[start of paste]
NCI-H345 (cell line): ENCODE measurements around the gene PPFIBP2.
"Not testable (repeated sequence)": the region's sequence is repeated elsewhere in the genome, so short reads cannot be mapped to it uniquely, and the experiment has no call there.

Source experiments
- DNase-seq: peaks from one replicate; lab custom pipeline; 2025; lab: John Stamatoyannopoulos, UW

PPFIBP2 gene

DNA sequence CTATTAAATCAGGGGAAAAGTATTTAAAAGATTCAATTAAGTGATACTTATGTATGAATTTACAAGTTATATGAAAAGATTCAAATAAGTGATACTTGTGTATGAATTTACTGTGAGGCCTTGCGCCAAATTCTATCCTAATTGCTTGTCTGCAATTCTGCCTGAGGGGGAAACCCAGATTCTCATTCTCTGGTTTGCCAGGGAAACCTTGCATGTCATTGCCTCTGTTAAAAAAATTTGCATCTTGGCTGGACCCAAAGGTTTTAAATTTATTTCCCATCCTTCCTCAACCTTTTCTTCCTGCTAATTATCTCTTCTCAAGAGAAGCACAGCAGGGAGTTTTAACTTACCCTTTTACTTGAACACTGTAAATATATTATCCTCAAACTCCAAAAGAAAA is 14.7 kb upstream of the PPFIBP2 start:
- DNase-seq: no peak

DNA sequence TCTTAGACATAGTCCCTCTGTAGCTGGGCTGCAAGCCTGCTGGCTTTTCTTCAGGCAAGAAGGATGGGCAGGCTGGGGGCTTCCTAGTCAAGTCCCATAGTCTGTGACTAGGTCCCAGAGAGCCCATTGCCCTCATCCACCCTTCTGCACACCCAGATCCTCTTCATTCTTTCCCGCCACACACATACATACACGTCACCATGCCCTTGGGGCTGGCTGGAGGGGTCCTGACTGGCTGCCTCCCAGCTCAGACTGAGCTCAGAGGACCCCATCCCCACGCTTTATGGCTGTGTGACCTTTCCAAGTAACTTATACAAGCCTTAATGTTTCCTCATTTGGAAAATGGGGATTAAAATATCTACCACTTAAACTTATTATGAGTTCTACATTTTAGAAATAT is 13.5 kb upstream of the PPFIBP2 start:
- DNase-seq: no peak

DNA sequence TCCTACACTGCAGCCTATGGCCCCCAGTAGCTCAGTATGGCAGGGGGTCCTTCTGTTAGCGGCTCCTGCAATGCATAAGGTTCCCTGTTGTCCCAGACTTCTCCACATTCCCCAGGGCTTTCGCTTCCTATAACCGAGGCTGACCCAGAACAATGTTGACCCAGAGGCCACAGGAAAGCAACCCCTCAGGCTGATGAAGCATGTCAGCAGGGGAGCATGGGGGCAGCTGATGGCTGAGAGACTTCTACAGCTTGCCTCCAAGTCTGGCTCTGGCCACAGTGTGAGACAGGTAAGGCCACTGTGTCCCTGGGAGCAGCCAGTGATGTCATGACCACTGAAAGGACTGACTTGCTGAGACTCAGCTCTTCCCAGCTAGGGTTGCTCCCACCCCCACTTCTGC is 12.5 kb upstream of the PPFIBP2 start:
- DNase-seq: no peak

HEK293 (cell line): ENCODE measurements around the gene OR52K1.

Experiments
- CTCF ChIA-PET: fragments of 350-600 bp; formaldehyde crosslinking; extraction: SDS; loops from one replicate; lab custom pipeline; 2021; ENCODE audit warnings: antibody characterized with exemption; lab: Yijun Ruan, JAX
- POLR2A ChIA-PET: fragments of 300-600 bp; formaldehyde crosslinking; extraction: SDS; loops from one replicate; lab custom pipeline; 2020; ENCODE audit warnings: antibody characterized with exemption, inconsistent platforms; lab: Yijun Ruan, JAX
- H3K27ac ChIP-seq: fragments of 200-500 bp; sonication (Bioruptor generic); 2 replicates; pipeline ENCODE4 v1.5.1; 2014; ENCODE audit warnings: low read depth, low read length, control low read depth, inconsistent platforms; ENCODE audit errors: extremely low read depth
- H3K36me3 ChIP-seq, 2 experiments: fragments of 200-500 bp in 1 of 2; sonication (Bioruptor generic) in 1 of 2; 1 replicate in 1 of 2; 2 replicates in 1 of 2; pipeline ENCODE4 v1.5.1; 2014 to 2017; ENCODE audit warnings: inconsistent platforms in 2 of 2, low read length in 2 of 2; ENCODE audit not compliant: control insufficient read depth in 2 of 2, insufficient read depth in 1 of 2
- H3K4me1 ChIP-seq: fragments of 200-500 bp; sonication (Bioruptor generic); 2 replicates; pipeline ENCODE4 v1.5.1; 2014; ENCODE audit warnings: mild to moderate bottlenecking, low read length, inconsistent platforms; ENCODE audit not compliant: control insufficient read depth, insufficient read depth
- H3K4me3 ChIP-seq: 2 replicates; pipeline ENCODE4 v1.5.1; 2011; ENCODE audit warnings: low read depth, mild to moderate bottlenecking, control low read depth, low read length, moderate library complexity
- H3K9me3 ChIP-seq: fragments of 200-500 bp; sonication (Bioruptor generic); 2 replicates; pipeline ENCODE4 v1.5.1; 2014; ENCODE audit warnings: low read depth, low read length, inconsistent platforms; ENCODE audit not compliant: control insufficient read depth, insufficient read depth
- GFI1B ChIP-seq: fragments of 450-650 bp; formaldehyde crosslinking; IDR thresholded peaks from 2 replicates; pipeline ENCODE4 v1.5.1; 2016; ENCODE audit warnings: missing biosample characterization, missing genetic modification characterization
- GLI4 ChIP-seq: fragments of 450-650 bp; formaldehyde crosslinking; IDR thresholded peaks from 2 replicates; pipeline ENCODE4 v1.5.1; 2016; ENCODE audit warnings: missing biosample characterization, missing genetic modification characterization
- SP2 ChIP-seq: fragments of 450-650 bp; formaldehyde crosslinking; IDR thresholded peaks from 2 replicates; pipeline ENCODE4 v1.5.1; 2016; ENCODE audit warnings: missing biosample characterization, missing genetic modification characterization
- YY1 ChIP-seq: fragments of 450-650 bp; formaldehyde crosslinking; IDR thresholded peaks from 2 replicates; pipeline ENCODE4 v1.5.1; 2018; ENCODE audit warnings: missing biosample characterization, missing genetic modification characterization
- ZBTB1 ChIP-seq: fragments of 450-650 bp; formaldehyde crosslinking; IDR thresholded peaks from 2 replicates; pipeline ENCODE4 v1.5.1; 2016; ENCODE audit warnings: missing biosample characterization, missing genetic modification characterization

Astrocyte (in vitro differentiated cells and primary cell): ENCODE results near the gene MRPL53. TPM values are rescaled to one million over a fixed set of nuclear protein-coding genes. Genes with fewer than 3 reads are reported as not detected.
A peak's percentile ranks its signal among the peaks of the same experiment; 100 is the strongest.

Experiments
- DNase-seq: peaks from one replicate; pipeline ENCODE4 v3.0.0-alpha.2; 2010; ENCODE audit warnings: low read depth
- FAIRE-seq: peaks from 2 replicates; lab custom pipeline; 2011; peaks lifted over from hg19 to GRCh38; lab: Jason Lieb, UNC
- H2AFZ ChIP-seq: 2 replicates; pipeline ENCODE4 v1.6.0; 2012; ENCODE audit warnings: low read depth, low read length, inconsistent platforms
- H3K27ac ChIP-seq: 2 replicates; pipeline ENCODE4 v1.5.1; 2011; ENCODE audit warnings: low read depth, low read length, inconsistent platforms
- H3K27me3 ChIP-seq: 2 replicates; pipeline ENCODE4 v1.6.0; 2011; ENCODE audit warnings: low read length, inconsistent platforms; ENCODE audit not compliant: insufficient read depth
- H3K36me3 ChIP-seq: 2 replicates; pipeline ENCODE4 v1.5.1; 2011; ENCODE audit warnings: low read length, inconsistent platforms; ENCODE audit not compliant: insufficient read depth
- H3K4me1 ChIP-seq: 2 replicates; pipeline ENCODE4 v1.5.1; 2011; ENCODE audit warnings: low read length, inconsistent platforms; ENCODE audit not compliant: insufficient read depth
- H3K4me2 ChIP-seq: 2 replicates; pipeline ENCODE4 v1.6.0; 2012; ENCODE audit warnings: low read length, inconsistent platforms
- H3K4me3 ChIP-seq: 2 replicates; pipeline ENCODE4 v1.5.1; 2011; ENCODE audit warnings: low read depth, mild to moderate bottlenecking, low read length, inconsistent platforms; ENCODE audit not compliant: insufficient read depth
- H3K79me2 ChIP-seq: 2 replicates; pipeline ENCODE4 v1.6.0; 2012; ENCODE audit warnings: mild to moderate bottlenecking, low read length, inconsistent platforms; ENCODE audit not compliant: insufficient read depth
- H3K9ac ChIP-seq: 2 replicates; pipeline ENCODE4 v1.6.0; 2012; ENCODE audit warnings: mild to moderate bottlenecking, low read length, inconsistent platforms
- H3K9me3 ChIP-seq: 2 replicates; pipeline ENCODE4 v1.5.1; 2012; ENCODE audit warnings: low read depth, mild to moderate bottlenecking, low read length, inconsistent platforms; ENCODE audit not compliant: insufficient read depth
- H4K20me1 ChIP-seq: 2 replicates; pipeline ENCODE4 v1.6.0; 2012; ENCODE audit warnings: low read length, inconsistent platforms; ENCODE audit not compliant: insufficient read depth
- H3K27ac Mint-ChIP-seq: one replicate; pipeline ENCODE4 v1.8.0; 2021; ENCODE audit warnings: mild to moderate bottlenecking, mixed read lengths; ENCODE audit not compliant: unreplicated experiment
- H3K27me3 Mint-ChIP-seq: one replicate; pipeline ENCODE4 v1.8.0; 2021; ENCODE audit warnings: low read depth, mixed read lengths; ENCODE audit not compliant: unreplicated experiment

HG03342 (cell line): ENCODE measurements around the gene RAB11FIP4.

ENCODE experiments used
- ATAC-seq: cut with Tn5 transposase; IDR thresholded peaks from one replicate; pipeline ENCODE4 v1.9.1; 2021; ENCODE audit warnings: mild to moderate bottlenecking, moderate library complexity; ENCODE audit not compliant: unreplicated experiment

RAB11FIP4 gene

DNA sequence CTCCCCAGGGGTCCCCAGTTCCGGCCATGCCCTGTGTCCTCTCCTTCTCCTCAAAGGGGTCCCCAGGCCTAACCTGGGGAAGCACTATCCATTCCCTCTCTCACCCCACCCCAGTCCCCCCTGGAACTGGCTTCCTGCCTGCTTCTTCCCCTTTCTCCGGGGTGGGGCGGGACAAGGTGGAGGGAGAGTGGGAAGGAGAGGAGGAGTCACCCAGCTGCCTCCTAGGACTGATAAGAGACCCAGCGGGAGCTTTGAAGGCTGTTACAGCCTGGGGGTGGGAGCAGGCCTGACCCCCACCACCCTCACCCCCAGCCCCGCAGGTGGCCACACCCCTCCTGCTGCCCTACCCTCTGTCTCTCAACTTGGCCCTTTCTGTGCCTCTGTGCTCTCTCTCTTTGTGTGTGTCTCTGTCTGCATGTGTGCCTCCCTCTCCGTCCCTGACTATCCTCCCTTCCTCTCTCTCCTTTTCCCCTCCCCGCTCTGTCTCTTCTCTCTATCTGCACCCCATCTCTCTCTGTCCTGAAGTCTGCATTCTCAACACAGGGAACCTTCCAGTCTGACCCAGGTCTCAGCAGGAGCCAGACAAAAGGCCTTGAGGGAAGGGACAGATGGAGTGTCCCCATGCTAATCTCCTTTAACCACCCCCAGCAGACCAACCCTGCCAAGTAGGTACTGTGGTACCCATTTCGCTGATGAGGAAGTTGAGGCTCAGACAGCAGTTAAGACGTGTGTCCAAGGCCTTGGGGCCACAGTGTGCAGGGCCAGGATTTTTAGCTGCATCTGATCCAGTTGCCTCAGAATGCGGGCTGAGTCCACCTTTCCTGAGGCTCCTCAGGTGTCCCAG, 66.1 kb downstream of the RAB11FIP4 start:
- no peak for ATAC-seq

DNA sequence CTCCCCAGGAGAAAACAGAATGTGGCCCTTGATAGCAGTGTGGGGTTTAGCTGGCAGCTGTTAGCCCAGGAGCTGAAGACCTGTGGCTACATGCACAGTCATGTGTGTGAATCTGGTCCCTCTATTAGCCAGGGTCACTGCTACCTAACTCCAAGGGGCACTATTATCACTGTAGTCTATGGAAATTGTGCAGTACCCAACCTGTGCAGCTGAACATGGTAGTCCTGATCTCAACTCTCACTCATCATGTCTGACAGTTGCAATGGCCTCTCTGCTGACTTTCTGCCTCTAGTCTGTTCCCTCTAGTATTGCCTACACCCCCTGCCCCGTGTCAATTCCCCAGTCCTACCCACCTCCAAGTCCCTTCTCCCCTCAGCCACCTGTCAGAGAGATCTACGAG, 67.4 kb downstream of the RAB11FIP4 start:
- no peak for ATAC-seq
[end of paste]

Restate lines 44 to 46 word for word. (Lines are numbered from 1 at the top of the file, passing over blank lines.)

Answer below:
HG03342 (cell line): ENCODE measurements around the gene RAB11FIP4.

ENCODE experiments used
- ATAC-seq: cut with Tn5 transposase; IDR thresholded peaks from one replicate; pipeline ENCODE4 v1.9.1; 2021; ENCODE audit warnings: mild to moderate bottlenecking, moderate library complexity; ENCODE audit not compliant: unreplicated experiment